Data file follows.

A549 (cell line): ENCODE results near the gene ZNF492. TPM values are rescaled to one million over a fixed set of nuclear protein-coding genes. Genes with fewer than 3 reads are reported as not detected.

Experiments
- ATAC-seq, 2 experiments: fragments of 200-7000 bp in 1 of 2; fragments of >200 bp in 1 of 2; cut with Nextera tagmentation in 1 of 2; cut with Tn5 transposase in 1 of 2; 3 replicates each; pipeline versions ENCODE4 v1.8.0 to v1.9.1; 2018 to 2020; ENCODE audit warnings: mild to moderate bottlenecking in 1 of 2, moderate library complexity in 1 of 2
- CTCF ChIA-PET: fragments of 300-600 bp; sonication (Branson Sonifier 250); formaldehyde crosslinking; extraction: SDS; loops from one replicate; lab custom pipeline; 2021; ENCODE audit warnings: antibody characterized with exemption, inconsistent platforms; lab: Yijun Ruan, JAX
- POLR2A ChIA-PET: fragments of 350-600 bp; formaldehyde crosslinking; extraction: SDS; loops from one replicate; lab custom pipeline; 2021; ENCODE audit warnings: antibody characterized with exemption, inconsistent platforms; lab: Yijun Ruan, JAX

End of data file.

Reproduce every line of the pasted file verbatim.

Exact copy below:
A549 (cell line): ENCODE results near the gene ZNF492. TPM values are rescaled to one million over a fixed set of nuclear protein-coding genes. Genes with fewer than 3 reads are reported as not detected.

Experiments
- ATAC-seq, 2 experiments: fragments of 200-7000 bp in 1 of 2; fragments of >200 bp in 1 of 2; cut with Nextera tagmentation in 1 of 2; cut with Tn5 transposase in 1 of 2; 3 replicates each; pipeline versions ENCODE4 v1.8.0 to v1.9.1; 2018 to 2020; ENCODE audit warnings: mild to moderate bottlenecking in 1 of 2, moderate library complexity in 1 of 2
- CTCF ChIA-PET: fragments of 300-600 bp; sonication (Branson Sonifier 250); formaldehyde crosslinking; extraction: SDS; loops from one replicate; lab custom pipeline; 2021; ENCODE audit warnings: antibody characterized with exemption, inconsistent platforms; lab: Yijun Ruan, JAX
- POLR2A ChIA-PET: fragments of 350-600 bp; formaldehyde crosslinking; extraction: SDS; loops from one replicate; lab custom pipeline; 2021; ENCODE audit warnings: antibody characterized with exemption, inconsistent platforms; lab: Yijun Ruan, JAX